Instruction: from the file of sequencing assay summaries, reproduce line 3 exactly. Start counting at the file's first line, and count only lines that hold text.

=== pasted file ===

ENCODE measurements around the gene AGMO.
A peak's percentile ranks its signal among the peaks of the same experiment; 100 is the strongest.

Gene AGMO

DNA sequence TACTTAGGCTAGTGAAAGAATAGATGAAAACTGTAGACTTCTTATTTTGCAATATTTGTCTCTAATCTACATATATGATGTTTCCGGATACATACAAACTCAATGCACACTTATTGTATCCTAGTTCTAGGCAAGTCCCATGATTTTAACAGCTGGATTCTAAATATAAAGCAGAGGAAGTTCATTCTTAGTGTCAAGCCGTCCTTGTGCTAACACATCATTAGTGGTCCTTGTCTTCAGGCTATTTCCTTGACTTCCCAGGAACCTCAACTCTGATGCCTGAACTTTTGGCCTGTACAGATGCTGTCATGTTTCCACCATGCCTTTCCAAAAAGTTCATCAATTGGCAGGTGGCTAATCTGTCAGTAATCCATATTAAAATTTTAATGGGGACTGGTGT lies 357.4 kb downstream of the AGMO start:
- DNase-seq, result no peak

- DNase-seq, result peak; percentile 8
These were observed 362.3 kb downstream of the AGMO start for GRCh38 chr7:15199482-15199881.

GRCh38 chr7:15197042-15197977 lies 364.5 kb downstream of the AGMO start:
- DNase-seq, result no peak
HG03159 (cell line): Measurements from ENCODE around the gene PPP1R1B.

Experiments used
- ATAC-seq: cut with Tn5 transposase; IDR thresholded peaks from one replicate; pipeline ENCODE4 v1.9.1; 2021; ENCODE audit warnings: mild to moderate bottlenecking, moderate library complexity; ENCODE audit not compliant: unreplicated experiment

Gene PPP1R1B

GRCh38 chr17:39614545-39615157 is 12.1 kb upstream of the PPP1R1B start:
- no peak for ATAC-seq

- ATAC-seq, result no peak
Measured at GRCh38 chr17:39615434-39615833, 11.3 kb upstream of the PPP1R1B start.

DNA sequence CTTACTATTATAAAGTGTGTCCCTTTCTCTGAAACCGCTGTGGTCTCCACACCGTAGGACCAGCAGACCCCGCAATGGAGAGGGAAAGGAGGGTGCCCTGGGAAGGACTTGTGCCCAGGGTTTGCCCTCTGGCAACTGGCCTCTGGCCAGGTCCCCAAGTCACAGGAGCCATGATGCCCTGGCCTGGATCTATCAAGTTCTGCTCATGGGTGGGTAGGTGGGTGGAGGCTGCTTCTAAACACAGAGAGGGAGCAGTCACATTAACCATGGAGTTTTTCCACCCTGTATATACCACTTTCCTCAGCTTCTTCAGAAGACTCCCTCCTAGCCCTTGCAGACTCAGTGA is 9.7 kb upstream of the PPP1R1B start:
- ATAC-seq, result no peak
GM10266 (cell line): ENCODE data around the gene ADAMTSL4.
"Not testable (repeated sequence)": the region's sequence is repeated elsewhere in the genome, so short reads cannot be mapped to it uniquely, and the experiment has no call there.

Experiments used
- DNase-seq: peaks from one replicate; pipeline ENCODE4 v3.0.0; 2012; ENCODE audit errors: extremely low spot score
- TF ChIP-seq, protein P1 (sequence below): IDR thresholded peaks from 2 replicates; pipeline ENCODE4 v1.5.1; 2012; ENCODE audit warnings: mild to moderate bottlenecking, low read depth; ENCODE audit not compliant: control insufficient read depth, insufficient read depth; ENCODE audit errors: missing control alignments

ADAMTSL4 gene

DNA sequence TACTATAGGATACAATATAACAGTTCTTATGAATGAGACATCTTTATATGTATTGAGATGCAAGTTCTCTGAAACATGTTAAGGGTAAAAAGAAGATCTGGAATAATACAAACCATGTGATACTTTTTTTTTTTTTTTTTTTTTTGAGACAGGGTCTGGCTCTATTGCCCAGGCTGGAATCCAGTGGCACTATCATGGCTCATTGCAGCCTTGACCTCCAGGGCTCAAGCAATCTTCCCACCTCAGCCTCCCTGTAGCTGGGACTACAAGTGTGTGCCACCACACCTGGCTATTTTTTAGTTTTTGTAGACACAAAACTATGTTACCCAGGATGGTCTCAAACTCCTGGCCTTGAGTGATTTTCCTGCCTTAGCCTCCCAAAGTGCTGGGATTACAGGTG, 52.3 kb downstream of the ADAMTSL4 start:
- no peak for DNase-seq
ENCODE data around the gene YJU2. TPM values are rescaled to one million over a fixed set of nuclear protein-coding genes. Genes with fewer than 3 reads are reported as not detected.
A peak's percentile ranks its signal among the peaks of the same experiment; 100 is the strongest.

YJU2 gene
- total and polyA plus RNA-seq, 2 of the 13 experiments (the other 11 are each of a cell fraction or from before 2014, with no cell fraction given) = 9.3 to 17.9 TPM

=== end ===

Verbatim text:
Gene AGMO